Meeting the technical targets

How Siemens Desiro City Class 700 trains meet technical and reliability targets while delivering improved safety performance and value for money.

The all new Siemens Class 700 Desiro City train is the world’s first ‘second generation’ fully digitally-enabled train in passenger service. It provides significantly increased passenger capacity as well as improved safety, security, comfort and economy. This case study looks at how the new trains, delivered as part of Thameslink Programme, met the technical and reliability targets while delivering improved safety performance and value for money.

Meeting the technical targets

The Class 700 has met or beaten all the exceptionally demanding technical targets that were set.

The train is 5% lighter than the set target weight (the target being much more demanding than for previous generation trains) and the train management system is more intelligent, providing additional capacity and functionality. For example, diagnostic data is constantly communicated between the train and the Siemens service centre, enabling the live status of on board train systems to be monitored – and enabling preventative action to be taken. This applies not only for train maintenance systems, but also by processing data through Siemens Digital Operating Centre, station dwell time issues can be highlighted to train operators and railhead information (in terms of profile and adhesion) can be passed to the infrastructure controller in real time. This predictive maintenance capability is another first for a mainline commuter train.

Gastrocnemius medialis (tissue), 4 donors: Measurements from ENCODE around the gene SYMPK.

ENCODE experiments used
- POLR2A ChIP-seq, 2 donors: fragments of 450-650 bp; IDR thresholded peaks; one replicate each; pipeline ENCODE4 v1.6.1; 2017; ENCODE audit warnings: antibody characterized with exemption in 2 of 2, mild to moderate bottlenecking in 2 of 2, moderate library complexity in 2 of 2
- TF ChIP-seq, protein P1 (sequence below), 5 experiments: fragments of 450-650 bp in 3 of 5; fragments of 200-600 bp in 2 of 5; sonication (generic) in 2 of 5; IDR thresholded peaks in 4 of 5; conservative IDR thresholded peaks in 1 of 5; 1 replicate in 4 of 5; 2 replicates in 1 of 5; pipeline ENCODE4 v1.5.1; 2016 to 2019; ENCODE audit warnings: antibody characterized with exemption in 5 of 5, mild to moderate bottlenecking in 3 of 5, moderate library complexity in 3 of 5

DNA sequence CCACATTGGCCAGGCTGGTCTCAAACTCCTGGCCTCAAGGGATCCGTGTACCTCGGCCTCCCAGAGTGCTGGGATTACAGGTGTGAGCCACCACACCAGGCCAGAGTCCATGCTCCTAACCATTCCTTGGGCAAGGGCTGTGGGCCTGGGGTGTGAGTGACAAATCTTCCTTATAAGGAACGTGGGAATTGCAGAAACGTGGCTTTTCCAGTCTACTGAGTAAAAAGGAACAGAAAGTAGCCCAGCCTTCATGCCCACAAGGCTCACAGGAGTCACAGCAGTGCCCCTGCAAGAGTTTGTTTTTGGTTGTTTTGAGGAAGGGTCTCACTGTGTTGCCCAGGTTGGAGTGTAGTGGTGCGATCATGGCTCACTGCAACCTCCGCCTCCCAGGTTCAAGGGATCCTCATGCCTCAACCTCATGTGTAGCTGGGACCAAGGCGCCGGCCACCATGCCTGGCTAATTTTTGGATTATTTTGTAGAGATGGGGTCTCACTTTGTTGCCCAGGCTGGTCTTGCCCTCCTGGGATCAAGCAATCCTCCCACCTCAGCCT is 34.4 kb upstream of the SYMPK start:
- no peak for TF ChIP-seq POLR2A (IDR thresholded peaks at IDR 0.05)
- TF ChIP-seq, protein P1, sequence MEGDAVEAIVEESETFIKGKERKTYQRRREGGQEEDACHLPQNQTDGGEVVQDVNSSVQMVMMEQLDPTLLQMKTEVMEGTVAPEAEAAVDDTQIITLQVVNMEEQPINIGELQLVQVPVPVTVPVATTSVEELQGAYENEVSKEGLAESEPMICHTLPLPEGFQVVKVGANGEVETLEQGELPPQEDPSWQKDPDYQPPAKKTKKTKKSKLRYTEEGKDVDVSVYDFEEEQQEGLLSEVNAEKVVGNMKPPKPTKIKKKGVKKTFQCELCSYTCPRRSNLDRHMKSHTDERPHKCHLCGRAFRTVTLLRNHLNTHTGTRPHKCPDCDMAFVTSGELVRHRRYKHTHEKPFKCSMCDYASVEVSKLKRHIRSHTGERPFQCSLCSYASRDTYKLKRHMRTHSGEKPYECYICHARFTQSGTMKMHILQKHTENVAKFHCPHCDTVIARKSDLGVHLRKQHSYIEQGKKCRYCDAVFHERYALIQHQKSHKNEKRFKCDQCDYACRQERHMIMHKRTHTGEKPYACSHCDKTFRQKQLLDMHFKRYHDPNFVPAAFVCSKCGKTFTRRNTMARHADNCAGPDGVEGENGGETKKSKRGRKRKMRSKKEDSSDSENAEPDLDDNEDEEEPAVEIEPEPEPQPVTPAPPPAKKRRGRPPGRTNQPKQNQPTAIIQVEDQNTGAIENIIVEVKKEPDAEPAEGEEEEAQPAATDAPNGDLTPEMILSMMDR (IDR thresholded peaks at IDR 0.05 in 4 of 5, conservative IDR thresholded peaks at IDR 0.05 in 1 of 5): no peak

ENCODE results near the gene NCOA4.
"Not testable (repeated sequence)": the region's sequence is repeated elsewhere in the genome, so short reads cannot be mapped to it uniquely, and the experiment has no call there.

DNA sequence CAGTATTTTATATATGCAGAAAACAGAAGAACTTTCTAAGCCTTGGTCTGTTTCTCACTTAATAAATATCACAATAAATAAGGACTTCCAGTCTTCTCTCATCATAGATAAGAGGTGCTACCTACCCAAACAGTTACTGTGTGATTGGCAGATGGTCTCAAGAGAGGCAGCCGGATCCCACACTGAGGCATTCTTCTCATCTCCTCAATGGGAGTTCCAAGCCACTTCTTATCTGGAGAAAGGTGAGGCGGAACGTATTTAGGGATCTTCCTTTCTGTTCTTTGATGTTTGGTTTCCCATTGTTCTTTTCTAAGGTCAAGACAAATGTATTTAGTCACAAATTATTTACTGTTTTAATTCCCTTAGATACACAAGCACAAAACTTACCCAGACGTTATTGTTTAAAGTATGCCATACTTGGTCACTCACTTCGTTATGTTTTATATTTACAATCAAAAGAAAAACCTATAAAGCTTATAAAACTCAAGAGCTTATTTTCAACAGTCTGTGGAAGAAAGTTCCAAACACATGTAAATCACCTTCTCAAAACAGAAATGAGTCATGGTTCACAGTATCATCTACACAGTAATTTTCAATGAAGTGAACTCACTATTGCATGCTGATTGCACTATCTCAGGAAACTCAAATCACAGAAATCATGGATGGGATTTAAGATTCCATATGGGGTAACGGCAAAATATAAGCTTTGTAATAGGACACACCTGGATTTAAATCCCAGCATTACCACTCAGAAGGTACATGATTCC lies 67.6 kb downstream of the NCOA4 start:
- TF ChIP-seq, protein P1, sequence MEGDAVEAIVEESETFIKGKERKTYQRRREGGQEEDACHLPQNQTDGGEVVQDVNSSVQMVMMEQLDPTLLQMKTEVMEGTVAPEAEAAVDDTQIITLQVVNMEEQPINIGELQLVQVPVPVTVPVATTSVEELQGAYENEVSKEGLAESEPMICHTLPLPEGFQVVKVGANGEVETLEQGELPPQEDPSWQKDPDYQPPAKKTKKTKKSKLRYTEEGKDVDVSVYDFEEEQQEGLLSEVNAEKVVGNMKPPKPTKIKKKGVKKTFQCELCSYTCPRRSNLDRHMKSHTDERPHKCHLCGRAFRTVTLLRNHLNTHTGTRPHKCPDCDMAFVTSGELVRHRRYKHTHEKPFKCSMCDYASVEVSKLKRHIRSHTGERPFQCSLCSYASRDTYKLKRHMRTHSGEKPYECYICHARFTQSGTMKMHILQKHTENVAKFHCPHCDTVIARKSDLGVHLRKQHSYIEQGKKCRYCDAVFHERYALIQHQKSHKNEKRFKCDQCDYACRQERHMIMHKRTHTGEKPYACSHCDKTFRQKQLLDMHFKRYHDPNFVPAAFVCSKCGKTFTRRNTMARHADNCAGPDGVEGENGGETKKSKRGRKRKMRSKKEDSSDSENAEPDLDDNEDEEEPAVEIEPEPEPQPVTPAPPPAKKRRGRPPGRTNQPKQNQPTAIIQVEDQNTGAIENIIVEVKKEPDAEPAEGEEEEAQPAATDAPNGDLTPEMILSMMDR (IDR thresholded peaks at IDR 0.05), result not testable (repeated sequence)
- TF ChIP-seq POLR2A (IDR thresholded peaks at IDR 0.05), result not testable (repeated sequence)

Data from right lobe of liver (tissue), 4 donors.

The Class 700 also has built in redundancy designed into the train systems, enabling the train to continue in service for non-safety related faults that can be fixed at the end of the journey, at a turnaround location or at the end of the day when it returns to a depot.

Because the Class 700 has been developed as a platform, with the Thameslink train the first variant, there are a wide range of configurability and performance options to suit the needs of different investors and operators and/or routes. For example, for GTR the train has a full width cab but can have gangway cab; it also has a 100mph capability, although this can be increased to 110mph for future specifications if required.

Measuring service reliability

From July 2016 the number of trains in service has grown rapidly. All trains are now in service and performance has now reached the demanding levels as specified in the contracts. Siemens and GTR are now working collaboratively to achieve a train performance of 24tph through the core.

Although the operator believes that a MTIN (Miles per Technical Incident) figure of 10,000 is required to run a robust timetable, Class 700 is already achieving a figure of 15,000. It is important to note that comparison with other fleets is difficult because Class 700 is fixed formations of 8 and 12 vehicles and is allocated lower mileage values (by a factor between 2 to 3) for the MTIN and miles per incident calculation when compared to trains which have units coupled together.